Apigian-Kessel: Growing Pains II: Gerald and Ronald

The recent tragedy at Ft. Hood in Texas brought something to mind from my years back at Wilson Elementary School in Pontiac, Mich. Why now, I wondered. Perhaps it is because of all the time we spend taking our grandkids to the Royal Oak train station to see the behemoths arrive and depart with a great deal of ceremony, and my instruction to them that one must be careful near trains.

When this type of carnage happens today, be it with the loss of many lives or even one, the powers to be, as at Ft. Hood, immediately offer psychological help to those affected by it. It must be a helpful tool, but we had no such support help when two of our sixth grade classmates became confined to wheelchairs—a result of their own bad decision making. They paid dearly for playing on the railroad tracks.

Our kindly teacher, Mrs. Kohn, unlike all the other teachers, had her desk at the back of the classroom while the students faced the front. Therefore she could keep an eye on our behavior and study habits. No fooling around under her watch. When she came to the front of the room on this particular day, standing in front of the chalk board, it wasn’t to instruct us on fractions or sentence structure. She made a startling announcement that would forever remain in my mind.

The powerful sound of an approaching train even with the guard rails down reminds me of that terrible day, when Mrs. Kohn made the dreadful announcement. Two of our classmates, Gerald and Ronald, were in the hospital, she said, with serious injuries sustained when they were run over by a train somewhere behind General Motors Truck and Coach, either near South Boulevard or at the Jessie and Central Streets area.

They were average students at best and not prone to being troublemakers in class. They didn’t live anywhere near me, but the fact is we shared the same sixth grade class.

It happened several days before the announcement was made to the students, and we were either too young or naive to get hysterical about it. We were told we would be visiting the boys at St. Joseph Mercy Hospital as a group to show our support, and we could bring small gifts to show we cared.

I remember that visit and that both boys were stoic. They were in their beds and the bed linens of course covered their bodies, but the lack of bulk beneath the sheets and blankets was obvious. It was difficult not to stare at the area of their lower extremities and making proper conversation was awkward. The teacher tried to guide us in that manner.

Gerald and Ronald had little to smile about because thereafter their lives changed forever. I don’t recall them returning to our school. I don’t know if they got any type of counseling. I did see Gerald years later maneuvering a wheelchair in downtown Pontiac. He had gotten heavier from inactivity. It was sad to see, of course. We did not exchange words.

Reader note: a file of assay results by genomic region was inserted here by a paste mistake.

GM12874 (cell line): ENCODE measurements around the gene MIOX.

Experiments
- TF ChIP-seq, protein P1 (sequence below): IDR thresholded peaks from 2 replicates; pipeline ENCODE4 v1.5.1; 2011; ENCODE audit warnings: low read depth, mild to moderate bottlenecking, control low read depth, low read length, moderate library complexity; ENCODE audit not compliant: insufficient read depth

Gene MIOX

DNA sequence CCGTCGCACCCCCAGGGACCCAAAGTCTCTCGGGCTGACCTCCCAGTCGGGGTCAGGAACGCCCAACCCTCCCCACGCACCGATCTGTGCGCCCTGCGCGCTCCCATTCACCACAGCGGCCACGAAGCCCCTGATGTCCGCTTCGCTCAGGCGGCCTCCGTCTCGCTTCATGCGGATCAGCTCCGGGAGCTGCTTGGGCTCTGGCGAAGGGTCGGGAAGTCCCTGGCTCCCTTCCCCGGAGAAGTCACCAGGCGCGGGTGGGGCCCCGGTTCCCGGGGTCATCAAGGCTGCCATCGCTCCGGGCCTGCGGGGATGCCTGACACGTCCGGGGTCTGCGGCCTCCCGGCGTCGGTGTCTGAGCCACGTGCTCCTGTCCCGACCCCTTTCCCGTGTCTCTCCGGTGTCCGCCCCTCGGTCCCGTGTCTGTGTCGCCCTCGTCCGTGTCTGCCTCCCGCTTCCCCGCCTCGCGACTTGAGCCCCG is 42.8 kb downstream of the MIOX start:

The Ft. Hood incident and the offer of psychological help to anyone needing it brought to mind how those days, nothing of the sort was suggested to help the students of my sixth grade class to deal with the terrible accident that had befallen our friends.

Were we mentally stronger than people today? Was it not known that tragedy such as this could affect our young minds, put a permanent fear in us? Probably neither. I challenge anyone who says life was simpler then. Everything is relative. Life today is more complicated, or do you think we have gotten softer, more pampered? Regardless, getting help and talking through difficulties are healthy and good.

When my brother Abe came home from the service at the end of World War II, at what I consider the very young age of 22, he had been through the invasion of Normandy. He had fought in Belgium, France, and Germany. He had slept soaking wet in foxholes, had a body full of shrapnel, and all but one rib had been broken in an explosion. I have some of his letters to Mom and Dad written in beautiful Armenian script. He was their golden son. I was his baby sister.

To my knowledge, the U.S. Army never offered him counseling. Knowing Abe, all he wanted was just to return to his family. His first months home were filled with terror when planes flew over our house at night. Being home also meant hitting the local night clubs with his Armenian buddies, and why not?

Life for him was a constant battle of ulcer surgery, years of smoking, and three open-heart surgeries, succumbing just after the third operation at age 60. To know him was to love the handsome, good-hearted so-and-so with thick black hair and his father’s green eyes.

You know that song: “I’ll get by with a little help from my friends?” There’s a lot of truth in it. I wonder what became of Gerald and Ronald. There also is a song, “He ain’t heavy, he’s my brother,” and I miss him.


Betty Apigian-Kessel

Betty (Serpouhie) Apigian Kessel was born in Pontiac, Mich. Together with her husband, Robert Kessel, she was the proprietor of Woodward Market in Pontiac and has two sons, Bradley and Brant Kessel. She belonged to the St. Sarkis Ladies Guild for 12 years, serving as secretary for many of those years. During the aftermath of the earthquake in Armenia in 1988, the Detroit community selected her to be the English-language secretary and she happily dedicated her efforts to help the earthquake victims. She has a column in the Armenian Weekly entitled “Michigan High Beat.”

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